There are plenty of supplemental activities that you can do with your child (and which you may do already) that promote logical reasoning and problem-solving.
For example, engage in games and activities that promote higher-order thinking, and which strengthen your pre-schooler’s short-term memory and listening skills.
Below you will find our suggestions on the top 5 supplemental activities that help build critical thining skills in kids.
- Do Skills-Builder Activities
It can also be worthwhile to buy workbooks that contain exercises and activities or test prep books that include 'critical thinking' question types, such as books created for preparing for the CogAT, OLSAT or NNAT. You can also put together a series of worksheets that promote the kinds of skills that the test measures.
For example, worksheets on ‘sequences’, “what does not belong”, and 'analogical thinking' (with images, not words) would be useful places to start.
You can download some of these types of questions by clicking the button below.
- Build Vocabulary Through Seeing In Context
Enhance background knowledge and expand visual vocabulary by visiting places such as a zoo, museum, circus, farm or aquarium, where a child can encounter objects and animals in context.
- Play Traditional Memory Games
Play traditional memory games such as 'Matching Pairs', the 'Ever-increasing Shopping List' (I went to the shop and bought a .... ), and 'Which Item is Missing?', where items are placed and named on the table, then one object is removed.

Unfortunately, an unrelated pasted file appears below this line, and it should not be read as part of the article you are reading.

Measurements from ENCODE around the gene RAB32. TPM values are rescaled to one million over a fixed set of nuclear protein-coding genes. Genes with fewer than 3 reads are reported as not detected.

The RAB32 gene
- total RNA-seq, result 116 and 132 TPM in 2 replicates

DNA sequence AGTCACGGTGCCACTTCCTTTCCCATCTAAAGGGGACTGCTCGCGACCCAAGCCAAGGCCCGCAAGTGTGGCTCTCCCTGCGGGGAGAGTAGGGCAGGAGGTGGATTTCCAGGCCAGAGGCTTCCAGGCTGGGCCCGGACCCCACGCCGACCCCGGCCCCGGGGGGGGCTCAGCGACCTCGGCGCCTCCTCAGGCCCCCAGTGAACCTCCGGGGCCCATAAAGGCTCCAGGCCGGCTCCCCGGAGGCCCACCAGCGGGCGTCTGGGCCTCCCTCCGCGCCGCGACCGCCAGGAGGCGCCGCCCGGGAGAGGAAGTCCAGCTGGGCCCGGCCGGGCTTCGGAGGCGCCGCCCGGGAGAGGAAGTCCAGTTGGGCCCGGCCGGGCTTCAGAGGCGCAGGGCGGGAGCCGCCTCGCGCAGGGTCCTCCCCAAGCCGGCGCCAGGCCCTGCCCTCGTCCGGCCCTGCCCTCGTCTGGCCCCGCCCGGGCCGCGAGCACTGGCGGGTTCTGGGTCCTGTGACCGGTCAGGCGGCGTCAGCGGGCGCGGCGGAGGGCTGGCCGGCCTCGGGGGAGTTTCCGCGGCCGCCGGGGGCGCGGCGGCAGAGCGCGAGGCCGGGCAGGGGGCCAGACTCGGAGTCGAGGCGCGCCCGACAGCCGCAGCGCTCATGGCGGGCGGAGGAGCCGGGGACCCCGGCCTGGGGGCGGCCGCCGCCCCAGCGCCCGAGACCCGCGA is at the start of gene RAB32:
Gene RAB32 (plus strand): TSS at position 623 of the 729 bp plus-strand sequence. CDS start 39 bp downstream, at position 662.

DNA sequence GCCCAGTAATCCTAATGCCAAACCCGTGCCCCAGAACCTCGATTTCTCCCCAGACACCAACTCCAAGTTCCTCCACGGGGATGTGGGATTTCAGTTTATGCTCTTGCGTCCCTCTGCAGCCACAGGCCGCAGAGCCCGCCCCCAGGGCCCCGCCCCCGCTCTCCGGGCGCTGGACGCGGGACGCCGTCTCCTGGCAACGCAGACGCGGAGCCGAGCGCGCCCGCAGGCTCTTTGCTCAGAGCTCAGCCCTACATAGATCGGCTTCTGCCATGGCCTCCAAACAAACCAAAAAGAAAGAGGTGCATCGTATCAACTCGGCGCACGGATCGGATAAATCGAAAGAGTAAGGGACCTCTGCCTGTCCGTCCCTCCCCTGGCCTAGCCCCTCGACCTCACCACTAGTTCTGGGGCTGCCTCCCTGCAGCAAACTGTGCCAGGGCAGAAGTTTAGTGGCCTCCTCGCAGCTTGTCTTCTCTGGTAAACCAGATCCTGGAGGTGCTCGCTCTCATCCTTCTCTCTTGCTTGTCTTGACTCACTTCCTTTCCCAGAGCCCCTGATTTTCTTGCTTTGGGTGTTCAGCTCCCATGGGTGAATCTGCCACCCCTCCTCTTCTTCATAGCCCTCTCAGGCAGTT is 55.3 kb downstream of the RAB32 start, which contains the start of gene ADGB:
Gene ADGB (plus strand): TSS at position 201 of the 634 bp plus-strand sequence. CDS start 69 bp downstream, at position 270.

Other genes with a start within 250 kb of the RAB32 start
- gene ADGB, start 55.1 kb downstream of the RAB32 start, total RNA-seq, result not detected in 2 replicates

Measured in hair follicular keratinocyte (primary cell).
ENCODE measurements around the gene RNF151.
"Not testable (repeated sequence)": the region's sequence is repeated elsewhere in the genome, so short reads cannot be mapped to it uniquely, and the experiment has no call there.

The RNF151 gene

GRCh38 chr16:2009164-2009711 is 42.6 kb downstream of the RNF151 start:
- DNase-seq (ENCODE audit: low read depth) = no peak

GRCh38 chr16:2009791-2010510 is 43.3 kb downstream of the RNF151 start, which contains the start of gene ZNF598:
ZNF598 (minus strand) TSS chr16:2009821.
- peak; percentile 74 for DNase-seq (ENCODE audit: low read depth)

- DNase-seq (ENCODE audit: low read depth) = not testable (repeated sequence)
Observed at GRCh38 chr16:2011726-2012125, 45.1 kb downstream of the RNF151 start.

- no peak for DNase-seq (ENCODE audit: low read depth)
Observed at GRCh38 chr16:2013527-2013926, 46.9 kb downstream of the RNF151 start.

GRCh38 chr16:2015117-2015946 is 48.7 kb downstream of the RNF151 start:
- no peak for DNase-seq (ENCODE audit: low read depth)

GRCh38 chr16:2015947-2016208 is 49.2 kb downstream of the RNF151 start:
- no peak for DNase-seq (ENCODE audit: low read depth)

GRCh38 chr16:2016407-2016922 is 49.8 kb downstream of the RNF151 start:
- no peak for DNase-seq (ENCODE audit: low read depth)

- Work With Flashcards
Use picture flashcards to help your child classify how different items share a common category because of shared characteristics.
- Play Games That Help Your Child Learn About How To Classify Objects
Engage in play experiences that involve naming and sorting and classifying common objects, including types of clothing, furniture, tools, vehicles, animals, vegetables, fruits and plants. For example:
One player (without telling the others) chooses a common object (eg: an orange) and uses specific words to describe which category it belongs to, and other defining concepts such as its color, shape, size, use, location, etc. (''I'm thinking of a fruit that is round, orange, juicy, grows on trees, makes juice). The other player/s guess what is being described.
Players choose a word category (e.g., footwear) and try to describe as many objects as possible that are part of the category (include sneakers, shoes, boots, sandals, socks, slippers).
Players choose a topic ( eg: cats) and together try to think of familiar concepts related to it (include has four legs, has whiskers, runs away from dogs, can be a pet, purrs).
We hope you find these tips helpful for building critical thinking skills in your child. Learn more about tests and assesments that measure these critical thinking skills by visitng our pages on the OLSAT test, amd the NNAT test.